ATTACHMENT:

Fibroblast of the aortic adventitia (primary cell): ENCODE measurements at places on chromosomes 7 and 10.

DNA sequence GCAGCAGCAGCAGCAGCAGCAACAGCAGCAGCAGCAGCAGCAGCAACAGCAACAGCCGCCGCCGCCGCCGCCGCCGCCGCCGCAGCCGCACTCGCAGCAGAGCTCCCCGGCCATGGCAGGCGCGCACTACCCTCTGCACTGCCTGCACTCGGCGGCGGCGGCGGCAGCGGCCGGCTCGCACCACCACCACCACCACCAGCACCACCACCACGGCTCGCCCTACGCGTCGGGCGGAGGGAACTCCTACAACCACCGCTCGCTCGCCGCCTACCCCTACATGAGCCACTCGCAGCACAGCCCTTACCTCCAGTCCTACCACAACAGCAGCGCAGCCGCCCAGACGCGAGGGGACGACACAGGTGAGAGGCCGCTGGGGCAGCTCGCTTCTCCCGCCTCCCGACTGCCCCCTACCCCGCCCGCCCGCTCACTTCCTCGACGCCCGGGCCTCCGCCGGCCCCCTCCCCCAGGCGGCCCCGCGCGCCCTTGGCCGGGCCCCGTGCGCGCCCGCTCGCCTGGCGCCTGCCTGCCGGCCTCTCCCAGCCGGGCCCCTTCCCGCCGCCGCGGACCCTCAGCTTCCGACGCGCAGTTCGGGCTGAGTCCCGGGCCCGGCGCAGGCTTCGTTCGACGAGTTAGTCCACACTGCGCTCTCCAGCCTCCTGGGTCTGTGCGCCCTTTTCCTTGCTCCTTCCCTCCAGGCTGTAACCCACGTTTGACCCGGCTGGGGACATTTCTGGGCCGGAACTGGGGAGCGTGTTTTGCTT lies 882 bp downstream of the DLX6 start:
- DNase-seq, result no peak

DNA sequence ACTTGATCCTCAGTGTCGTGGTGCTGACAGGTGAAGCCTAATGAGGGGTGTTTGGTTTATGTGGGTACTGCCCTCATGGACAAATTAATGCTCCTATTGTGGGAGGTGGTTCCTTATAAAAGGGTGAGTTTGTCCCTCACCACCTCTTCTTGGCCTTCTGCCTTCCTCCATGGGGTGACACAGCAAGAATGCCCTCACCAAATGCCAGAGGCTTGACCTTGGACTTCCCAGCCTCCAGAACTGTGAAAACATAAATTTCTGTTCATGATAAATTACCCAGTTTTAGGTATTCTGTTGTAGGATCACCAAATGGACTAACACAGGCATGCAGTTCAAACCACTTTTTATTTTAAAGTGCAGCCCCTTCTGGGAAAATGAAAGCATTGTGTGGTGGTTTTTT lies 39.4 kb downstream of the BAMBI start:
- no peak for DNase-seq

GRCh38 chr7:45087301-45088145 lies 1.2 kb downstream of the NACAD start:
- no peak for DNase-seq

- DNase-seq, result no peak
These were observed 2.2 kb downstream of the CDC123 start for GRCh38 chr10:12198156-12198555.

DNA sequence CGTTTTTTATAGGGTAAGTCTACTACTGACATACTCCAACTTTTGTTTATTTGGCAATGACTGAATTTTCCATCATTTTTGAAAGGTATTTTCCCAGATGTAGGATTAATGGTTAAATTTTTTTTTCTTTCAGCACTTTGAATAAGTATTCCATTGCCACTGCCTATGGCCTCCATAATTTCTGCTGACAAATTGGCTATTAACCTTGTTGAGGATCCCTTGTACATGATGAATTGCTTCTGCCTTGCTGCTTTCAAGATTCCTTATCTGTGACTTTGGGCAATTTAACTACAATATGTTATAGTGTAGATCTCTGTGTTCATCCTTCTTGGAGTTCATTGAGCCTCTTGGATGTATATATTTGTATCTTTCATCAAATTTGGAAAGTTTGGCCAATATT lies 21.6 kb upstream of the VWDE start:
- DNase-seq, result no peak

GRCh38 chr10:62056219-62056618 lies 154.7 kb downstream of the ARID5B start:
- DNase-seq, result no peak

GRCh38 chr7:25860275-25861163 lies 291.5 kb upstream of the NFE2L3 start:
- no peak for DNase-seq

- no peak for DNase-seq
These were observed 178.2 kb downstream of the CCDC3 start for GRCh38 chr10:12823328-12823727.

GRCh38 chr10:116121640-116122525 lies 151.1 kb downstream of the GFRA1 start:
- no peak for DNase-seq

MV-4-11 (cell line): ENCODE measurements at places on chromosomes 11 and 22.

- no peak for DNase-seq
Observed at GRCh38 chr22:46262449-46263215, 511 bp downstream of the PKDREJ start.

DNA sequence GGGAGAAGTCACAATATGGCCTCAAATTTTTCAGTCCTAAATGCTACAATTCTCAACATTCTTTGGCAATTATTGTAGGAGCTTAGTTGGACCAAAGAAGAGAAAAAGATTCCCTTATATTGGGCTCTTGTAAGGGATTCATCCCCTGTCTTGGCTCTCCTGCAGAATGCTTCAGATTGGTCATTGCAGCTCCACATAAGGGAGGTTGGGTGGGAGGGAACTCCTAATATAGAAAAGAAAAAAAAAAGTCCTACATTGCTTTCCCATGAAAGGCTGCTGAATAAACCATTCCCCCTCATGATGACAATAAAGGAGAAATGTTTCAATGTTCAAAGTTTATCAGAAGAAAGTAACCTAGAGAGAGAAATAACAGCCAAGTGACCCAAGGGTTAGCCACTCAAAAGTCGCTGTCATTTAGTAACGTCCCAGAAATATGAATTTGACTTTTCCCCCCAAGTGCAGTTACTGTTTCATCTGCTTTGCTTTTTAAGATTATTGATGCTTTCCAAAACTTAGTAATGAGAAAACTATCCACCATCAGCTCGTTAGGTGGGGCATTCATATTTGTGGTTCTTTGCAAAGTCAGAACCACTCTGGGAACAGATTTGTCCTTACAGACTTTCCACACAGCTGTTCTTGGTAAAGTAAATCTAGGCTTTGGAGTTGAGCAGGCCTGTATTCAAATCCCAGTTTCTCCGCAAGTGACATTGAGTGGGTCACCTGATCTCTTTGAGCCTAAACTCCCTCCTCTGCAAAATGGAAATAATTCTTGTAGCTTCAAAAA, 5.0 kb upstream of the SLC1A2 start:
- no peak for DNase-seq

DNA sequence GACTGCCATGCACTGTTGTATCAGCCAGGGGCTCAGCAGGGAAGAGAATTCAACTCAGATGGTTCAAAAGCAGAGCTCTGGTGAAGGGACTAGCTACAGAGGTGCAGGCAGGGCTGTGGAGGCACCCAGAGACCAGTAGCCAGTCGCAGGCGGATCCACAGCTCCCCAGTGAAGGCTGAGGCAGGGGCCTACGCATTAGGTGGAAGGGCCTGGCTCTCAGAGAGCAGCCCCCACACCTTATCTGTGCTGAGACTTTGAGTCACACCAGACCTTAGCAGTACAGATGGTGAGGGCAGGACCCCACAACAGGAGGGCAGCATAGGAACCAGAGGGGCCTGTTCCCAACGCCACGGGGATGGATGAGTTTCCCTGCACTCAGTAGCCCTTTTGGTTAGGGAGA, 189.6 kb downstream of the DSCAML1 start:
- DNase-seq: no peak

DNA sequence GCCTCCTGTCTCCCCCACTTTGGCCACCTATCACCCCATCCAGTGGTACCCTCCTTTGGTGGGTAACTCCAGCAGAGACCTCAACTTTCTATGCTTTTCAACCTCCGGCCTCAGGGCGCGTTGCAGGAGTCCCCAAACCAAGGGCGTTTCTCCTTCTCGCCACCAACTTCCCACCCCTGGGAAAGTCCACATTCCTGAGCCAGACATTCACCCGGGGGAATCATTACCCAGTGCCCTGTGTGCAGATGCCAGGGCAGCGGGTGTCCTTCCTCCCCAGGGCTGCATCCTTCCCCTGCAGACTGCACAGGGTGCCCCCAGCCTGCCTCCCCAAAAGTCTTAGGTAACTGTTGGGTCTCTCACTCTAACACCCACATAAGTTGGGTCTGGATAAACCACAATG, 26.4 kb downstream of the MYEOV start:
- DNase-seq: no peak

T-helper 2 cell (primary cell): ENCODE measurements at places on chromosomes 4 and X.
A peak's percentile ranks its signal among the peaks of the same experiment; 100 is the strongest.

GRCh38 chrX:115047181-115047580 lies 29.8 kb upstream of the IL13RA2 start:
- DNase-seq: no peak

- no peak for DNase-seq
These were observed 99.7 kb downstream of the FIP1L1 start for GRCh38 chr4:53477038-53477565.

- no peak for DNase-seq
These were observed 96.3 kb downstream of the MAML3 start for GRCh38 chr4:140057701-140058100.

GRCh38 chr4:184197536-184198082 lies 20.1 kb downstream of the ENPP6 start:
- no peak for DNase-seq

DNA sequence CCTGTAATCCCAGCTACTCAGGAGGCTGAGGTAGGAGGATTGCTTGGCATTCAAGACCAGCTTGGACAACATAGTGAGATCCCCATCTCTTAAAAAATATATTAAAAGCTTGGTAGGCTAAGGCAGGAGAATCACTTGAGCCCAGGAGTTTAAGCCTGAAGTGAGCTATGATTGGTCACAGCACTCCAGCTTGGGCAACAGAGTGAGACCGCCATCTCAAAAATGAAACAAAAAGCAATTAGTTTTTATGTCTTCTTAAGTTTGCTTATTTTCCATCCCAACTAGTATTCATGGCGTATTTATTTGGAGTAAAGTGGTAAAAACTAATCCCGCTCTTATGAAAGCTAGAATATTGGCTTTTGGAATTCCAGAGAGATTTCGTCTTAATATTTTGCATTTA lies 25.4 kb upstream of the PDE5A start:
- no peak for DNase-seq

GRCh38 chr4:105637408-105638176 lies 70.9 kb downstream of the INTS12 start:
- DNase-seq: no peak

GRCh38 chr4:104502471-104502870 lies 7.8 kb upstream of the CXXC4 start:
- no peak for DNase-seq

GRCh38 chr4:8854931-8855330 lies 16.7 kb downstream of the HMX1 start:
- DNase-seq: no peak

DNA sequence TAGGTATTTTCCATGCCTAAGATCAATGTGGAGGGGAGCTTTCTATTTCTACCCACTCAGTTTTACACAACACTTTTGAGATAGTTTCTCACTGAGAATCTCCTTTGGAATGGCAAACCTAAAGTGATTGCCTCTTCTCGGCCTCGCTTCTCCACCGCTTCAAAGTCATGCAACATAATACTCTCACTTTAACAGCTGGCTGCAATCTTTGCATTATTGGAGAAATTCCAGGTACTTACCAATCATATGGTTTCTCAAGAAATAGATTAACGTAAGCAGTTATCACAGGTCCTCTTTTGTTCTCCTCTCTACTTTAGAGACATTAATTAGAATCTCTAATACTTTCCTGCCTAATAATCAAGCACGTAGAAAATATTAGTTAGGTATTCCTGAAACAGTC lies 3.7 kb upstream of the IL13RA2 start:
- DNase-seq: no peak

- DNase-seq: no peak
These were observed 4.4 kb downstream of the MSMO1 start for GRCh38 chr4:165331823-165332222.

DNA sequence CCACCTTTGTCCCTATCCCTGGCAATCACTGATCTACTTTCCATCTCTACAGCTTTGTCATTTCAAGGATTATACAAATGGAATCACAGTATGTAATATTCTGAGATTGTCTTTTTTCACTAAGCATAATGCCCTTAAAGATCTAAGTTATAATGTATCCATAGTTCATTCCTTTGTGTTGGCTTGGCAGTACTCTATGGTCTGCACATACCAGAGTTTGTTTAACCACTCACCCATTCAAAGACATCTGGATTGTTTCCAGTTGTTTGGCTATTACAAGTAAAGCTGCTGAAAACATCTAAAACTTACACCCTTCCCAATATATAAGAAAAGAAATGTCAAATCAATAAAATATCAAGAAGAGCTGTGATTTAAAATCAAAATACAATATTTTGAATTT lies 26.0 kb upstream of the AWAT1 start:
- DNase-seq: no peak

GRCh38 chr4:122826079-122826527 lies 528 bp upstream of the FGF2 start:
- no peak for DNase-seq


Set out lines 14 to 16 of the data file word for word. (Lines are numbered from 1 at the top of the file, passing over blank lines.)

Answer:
GRCh38 chr7:25860275-25861163 lies 291.5 kb upstream of the NFE2L3 start:
- no peak for DNase-seq

- no peak for DNase-seq